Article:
For those of us who used to work in an office, it has already been a year since we were asked to pack our office supplies and got told to go work from home. At the beginning of the pandemic, many people were excited to stop commuting and to be able to spend more time with their families. We get to be in our homes more, worrying less about traffic and about getting ready, and get to eat homemade food more often! If you have a pet, I am sure you have worked with him on her sitting in your lap or at your feet more than once. Isn’t that sweet?
For sure, being able to work from home has its advantages. Yet, at the end of 2020, a study revealed many people have been experiencing severe burnout from working remotely. You may wonder how is this possible when it’s easier to be comfortable from home? We have everything we need inside our house, right? Well, the truth is that now it has become a little bit more challenging to have a good work-life balance since now we are doing everything from the same spot. Our home (or room, specifically, if you do not have an at-home office) was meant to be a sanctuary from the “outside world.” Many of us used to like attending happy hour after clocking out, and quarantine forced many restaurants and bars to close. For those who have children and also have to stay with them at home, it has become even more important to get a break. So what is work burnout and how can we ease it?
Burnout is “the state of emotional, physical, and mental exhaustion caused by excessive and prolonged stress. It occurs when you feel overwhelmed, emotionally drained, and unable to meet constant demands,” says Helpguide. It was also reported that many companies actually became more strict and added additional pressure to their employees as they feared productivity would decrease during the COVID-19 crisis. Considering all of this and the aforementioned, it is reasonable people are suffering from work burnout now more than ever. Here are some ways to treat work burnout that will make you feel better!
Regulate your sleep schedule.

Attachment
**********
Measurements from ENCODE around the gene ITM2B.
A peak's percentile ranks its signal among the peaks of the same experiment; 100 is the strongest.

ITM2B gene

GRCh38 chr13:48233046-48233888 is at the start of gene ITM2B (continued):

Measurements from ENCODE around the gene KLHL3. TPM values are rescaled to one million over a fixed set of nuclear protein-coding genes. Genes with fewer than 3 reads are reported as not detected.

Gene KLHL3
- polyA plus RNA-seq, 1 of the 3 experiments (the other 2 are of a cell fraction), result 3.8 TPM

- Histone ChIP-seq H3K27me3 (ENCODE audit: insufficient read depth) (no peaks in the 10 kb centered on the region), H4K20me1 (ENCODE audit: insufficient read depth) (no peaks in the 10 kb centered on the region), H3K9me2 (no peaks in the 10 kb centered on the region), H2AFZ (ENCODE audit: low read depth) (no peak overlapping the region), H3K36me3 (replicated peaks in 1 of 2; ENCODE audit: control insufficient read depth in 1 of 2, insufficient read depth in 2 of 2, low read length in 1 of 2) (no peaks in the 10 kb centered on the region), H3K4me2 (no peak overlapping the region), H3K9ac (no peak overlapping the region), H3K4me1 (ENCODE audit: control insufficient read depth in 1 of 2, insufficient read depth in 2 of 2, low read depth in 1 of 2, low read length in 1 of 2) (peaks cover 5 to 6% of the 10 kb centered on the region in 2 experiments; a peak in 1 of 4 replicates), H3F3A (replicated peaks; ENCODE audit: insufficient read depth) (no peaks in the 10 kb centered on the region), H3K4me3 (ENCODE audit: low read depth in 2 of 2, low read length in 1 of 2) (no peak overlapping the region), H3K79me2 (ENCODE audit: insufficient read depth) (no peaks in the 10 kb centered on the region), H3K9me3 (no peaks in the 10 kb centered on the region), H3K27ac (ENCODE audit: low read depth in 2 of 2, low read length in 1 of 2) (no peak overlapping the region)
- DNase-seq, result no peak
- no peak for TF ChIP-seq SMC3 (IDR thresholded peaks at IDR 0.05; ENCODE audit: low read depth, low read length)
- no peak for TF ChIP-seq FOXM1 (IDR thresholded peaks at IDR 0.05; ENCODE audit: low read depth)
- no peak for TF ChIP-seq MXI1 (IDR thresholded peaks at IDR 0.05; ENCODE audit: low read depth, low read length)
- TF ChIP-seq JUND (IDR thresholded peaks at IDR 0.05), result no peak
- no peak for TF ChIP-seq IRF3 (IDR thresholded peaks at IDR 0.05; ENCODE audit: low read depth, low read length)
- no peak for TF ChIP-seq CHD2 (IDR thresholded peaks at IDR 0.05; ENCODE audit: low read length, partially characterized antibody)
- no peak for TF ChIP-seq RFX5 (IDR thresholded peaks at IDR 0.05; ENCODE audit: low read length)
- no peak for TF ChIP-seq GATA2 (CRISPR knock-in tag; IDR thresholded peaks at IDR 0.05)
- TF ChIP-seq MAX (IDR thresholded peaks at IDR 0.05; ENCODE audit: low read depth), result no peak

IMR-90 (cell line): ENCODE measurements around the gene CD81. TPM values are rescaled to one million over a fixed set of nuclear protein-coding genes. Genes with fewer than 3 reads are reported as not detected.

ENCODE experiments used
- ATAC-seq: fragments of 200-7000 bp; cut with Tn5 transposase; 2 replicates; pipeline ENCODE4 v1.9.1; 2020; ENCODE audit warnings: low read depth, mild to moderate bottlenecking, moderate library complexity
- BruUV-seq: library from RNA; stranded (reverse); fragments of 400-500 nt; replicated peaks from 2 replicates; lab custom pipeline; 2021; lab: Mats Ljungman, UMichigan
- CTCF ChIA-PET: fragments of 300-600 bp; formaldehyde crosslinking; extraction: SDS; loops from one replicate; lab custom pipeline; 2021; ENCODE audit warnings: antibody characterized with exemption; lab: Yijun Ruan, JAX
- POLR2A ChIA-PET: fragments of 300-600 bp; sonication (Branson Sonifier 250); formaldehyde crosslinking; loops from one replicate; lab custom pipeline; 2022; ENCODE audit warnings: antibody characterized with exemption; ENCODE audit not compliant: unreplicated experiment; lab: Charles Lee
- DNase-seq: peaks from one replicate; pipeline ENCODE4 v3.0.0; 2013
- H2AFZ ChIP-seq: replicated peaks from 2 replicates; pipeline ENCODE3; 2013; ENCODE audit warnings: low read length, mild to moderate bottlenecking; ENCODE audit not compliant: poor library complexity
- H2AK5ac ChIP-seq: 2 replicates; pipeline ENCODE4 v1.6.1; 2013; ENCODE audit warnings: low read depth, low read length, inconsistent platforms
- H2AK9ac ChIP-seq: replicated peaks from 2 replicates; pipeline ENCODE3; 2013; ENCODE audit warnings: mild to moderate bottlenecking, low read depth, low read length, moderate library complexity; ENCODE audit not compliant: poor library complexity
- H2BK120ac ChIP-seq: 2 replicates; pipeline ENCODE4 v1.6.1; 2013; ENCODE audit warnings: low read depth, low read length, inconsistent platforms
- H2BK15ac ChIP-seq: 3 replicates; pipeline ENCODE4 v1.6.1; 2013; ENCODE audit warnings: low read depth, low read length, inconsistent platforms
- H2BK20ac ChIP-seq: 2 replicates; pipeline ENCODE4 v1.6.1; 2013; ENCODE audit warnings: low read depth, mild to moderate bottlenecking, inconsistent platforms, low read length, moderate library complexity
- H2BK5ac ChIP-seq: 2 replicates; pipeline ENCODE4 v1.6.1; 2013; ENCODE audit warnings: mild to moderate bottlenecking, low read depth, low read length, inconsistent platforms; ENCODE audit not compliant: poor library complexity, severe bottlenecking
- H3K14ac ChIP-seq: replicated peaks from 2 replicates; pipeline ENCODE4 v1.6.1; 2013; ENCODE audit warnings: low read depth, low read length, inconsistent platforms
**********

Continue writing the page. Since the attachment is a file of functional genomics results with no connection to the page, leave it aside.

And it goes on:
Do not wake up five minutes before you have to clock in! For many people, it is much more overwhelming to have to get to work right away and also it takes a little while to get our brains “up and running” when we just wake up, particularly if we’ve been feeling stressed out. Wake up about an hour before starting work, and meditate and stretch or hang out in the common area for a bit. Find your buffer between your designated times for work and rest.
Get some fresh air.
Go for a walk in the neighborhood or stand on your porch or patio for a while. Ideally, wait until you clock out, that way you are not tricking your mind into having to get back at it as soon as you’re done with the break. It will be your new buffer in between work and dinner/family time. On your days off, and if you feel safe and promise to adhere to social distancing guidelines, getaway! Even if it’s just the park or the beach. You will be creating some separation from your “workplace.” Engage in some form of outdoor physical activities to exercise and to ease your tension. Also, definitely take advantage of your paid vacation time if you have it.
Set work boundaries.
If you’re working full-time, you should still be taking your two ten-minute breaks and lunch. Do not answer work-related phone calls and avoid checking emails or chats during your lunchtime. Being near your computer doesn’t mean you are available at all times. I like to put away all my work equipment as soon as I clock out Friday, then I set it up again Sunday night. Since I work from my bedroom, that means two days and a half of not seeing the bulky work computer and monitors in front of my bed.
Are you also suffering from work burnout? How are you coping with work-related stress during this pandemic? Remember to take care of yourself!